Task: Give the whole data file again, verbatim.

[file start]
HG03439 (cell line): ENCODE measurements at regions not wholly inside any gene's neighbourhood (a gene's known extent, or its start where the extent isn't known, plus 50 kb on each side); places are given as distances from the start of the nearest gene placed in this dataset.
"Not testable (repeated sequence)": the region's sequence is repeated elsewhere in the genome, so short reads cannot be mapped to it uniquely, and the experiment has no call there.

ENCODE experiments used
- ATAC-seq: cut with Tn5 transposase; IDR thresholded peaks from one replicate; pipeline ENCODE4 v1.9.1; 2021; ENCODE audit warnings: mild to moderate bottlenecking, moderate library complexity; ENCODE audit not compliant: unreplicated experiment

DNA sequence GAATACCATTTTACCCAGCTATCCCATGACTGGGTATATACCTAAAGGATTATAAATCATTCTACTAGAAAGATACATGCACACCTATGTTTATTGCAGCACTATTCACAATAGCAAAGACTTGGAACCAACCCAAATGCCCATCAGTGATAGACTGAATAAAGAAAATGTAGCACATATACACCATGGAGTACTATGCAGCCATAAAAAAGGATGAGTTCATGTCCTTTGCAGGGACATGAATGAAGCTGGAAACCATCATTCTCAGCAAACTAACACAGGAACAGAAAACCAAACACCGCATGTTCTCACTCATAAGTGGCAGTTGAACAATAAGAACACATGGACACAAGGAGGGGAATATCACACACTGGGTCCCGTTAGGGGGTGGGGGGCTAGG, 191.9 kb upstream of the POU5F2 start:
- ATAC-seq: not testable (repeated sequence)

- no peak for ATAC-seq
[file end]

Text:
HG03439 (cell line): ENCODE measurements at regions not wholly inside any gene's neighbourhood (a gene's known extent, or its start where the extent isn't known, plus 50 kb on each side); places are given as distances from the start of the nearest gene placed in this dataset.
"Not testable (repeated sequence)": the region's sequence is repeated elsewhere in the genome, so short reads cannot be mapped to it uniquely, and the experiment has no call there.

ENCODE experiments used
- ATAC-seq: cut with Tn5 transposase; IDR thresholded peaks from one replicate; pipeline ENCODE4 v1.9.1; 2021; ENCODE audit warnings: mild to moderate bottlenecking, moderate library complexity; ENCODE audit not compliant: unreplicated experiment

DNA sequence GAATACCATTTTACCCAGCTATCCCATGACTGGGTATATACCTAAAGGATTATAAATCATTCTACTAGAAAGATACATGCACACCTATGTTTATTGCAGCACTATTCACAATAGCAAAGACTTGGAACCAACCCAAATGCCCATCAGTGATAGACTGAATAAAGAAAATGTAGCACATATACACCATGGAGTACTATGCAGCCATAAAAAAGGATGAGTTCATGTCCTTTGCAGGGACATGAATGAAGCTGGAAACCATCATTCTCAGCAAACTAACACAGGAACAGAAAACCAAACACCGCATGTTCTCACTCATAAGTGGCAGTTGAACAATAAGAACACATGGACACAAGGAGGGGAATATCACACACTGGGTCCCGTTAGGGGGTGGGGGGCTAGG, 191.9 kb upstream of the POU5F2 start:
- ATAC-seq: not testable (repeated sequence)

- no peak for ATAC-seq